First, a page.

Breitbart Business Digest: The Federal Open Market Committee Disagrees with Fed Staff on Inflation

(iStock, Susan Walsh/Getty Images; BNN)
iStock, Susan Walsh/Getty Images; BNN

Fed Staff Now Sees Recession Coming

Now we know why Federal Reserve officials at the March meeting yanked down their expectations for economic growth for this year and next: the economics staff of the central bank warned that a recession is on the way.

The official Summary of Economic Projections (SEP) released at the end of the last meeting of the Federal Open Market Committee (FOMC) showed that the median expectation for fourth-quarter to fourth-quarter economic growth had fallen to 0.4 percent for 2023, down from the December expectation of 0.5 percent, and dropped to 1.2 percent for 2024, down from 1.6 percent.

To put that in further context, at the September FOMC meeting, the median expectation was for 1.2 percent this year, and it was as high as 1.7 percent at the June meeting. The 2024 growth projection in September was for 1.7 percent, and in June it was for 1.9 percent, basically in line with the Fed’s estimate for the long-term rate of growth of 1.8 percent.

The Fed also reports what it calls the “central tendency” of the projections. This trims off the top three and bottom three projections. At the March meeting, the central tendency for GDP growth was for 0.0 percent to 0.8 percent this year and 1.0 percent to 1.5 percent next year. At the prior meeting, it had been 0.4 percent to 1.0 percent for 2023 and 1.3 percent to 2.0 percent next year.

The Early Tell of Fed Recession Predictions

When the new SEP came out in March, we explained that the “Federal Reserve appears to expect economic growth to come crashing to an abrupt halt later this year.” Our reasoning was straightforward (although it was not widely accepted when we said it): with the economy apparently growing somewhere around a two percent rate in the first quarter, it would take a severe slowdown or recession to bring the full-year growth rate down to 0.4 percent.

“So, in order to get just a 0.4 percent growth for the year, we very likely will have to experience one or more quarters of negative real growth. The paucity of the rebound forecast for the following year suggests that the Fed expects us to start next year in contraction,” we wrote.

The minutes from the FOMC meeting have now confirmed that this is exactly what Fed officials had in mind when they downgraded their expectations for gross domestic product growth.

Here’s what the Fed staff said to FOMC participants:

For some time, the forecast for the U.S. economy prepared by the staff had featured subdued real GDP growth for this year and some softening in the labor market. Given their assessment of the potential economic effects of the recent banking-sector developments, the staff’s projection at the time of the March meeting included a mild recession starting later this year, with a recovery over the subsequent two years. Real GDP growth in 2024 was projected to remain below the staff’s estimate of potential output growth, and then GDP growth in 2025 was expected to be above that of potential. Resource utilization in both product and labor markets was forecast to be much less tight than in the January projection. The level of real output was projected to move below the staff’s estimate of potential output in early 2024, more than a year sooner than in the previous projection. Likewise, the unemployment rate was projected to rise above the staff’s estimate of its natural rate early next year. [Emphasis added]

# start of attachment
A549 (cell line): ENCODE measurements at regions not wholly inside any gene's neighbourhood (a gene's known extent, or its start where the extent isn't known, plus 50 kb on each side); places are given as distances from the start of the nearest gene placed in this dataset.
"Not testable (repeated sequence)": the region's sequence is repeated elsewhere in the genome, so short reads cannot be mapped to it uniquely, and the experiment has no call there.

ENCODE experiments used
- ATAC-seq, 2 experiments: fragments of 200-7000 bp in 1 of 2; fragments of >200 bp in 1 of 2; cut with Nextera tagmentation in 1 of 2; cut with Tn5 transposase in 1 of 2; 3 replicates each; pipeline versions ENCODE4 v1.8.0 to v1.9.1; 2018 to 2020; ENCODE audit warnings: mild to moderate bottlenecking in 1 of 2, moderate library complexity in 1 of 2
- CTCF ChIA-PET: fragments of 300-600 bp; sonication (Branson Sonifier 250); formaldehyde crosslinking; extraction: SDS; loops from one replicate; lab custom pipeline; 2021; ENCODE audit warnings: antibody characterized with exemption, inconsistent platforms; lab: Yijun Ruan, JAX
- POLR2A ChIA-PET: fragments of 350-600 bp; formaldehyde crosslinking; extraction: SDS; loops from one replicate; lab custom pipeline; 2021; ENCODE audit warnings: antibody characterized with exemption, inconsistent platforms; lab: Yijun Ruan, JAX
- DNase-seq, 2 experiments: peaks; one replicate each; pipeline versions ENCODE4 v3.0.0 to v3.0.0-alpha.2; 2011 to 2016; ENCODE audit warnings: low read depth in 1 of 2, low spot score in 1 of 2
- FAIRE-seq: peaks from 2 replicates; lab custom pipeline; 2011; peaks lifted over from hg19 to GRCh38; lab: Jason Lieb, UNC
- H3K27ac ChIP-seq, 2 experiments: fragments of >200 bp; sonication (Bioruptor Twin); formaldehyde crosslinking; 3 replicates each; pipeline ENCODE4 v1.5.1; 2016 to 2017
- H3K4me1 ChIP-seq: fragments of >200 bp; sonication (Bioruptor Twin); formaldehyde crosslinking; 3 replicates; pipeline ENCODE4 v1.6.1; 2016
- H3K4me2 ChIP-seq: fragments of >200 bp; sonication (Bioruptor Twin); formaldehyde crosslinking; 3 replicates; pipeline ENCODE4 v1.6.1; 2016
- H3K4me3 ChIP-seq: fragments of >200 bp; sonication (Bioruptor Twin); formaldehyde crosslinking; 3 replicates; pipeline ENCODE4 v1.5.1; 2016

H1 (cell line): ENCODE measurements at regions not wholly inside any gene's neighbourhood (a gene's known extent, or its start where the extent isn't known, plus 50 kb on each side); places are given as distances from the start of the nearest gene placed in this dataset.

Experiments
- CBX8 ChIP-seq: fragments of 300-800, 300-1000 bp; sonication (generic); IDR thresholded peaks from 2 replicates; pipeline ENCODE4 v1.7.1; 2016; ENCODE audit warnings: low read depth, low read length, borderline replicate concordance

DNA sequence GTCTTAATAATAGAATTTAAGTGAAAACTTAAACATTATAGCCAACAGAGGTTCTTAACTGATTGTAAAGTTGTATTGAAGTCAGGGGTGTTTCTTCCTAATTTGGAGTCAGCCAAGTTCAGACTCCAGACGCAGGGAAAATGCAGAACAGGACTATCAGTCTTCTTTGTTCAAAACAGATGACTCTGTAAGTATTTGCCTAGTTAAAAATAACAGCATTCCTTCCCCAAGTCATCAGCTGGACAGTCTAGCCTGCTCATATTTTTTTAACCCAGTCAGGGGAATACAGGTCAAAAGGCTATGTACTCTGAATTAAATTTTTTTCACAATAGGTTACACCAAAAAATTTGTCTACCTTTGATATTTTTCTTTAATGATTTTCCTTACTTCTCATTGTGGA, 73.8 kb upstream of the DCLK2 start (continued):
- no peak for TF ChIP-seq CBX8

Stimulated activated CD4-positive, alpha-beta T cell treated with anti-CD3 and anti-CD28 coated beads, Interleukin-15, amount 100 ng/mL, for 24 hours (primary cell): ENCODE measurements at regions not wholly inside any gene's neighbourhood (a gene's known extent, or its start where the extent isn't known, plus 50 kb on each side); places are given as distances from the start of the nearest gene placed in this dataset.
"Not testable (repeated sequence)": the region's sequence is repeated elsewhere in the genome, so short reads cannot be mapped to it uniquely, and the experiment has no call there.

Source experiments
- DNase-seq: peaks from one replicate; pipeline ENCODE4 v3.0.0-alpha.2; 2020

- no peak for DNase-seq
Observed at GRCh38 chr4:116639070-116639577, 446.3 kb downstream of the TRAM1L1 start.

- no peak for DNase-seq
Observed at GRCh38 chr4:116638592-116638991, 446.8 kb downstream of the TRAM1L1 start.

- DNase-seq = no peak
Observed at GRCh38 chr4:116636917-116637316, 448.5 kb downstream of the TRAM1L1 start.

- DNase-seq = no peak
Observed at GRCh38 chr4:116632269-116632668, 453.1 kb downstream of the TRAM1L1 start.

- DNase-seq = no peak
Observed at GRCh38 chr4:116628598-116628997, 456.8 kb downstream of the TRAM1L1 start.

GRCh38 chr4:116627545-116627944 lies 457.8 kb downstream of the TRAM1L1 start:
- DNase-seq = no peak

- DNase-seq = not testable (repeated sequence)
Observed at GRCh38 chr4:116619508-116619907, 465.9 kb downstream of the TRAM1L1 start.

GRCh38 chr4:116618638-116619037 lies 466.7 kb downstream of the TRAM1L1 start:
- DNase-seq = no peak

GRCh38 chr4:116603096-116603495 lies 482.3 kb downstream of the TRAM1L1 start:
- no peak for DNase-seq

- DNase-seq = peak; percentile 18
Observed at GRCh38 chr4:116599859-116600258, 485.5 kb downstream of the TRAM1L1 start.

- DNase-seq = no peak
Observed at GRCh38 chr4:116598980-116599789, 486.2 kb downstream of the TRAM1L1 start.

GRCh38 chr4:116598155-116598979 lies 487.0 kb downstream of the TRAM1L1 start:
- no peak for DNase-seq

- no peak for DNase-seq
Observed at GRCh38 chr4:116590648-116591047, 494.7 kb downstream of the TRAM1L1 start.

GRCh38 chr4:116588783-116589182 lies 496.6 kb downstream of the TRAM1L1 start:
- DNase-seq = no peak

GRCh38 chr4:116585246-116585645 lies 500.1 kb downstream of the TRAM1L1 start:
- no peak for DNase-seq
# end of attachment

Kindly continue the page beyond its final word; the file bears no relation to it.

This was a change from the February minutes. Back then, the baseline was not for a recession, although the staff noted it was a risk.

“The sluggish growth in real private domestic spending expected this year and the persistently tight financial conditions were seen as tilting the risks to the downside around the baseline projection for real economic activity, and the staff still viewed the possibility of a recession sometime this year as a plausible alternative to the baseline,” the February minutes reported [Emphasis added].

(iStock/Getty Images)

We also noticed that the February minutes reported that market participants were more wary of a downturn that the Fed staff. 

“While most Desk survey respondents expected subdued growth or a mild recession in 2023, market participants continued to see notable uncertainties ahead, including prospects for a deeper downturn or the potential for more persistent inflation,” the February minutes reported.

Notably, the March minutes did not include an assessment by market participants about the prospects for a downturn or a recession.

Fed Officials More Worried About Inflation Than Staff

While the Fed staff’s deployment of the dreaded-R word attracted a lot of attention this week, the divergence between the staff and FOMC participants when it comes to inflation as measured by the Personal Consumption Expenditure (PCE) price index should also be noted.

The February minutes explain that “[o]n a four-quarter change basis, total PCE price inflation was forecast to be 2.8 percent in 2023, and core inflation was expected to be 3.2 percent, both lower than in the December projection.” In the March minutes, this year’s headline PCE price inflation forecast is still reported to be 2.8 percent, but core inflation is moved up to 3.5 percent.

Fed officials, however, have not moved down their headline expectation for 2023 headline PCE inflation. In fact, the opposite happened. The median projection for PCE price inflation moved up from 3.1 percent at the December meeting to 3.5 percent at the March meeting. And the FOMC officials raised their median forecast for core inflation to 3.6 percent.

In other words, the Fed officials appear to be more worried about persistent inflation than the staff.


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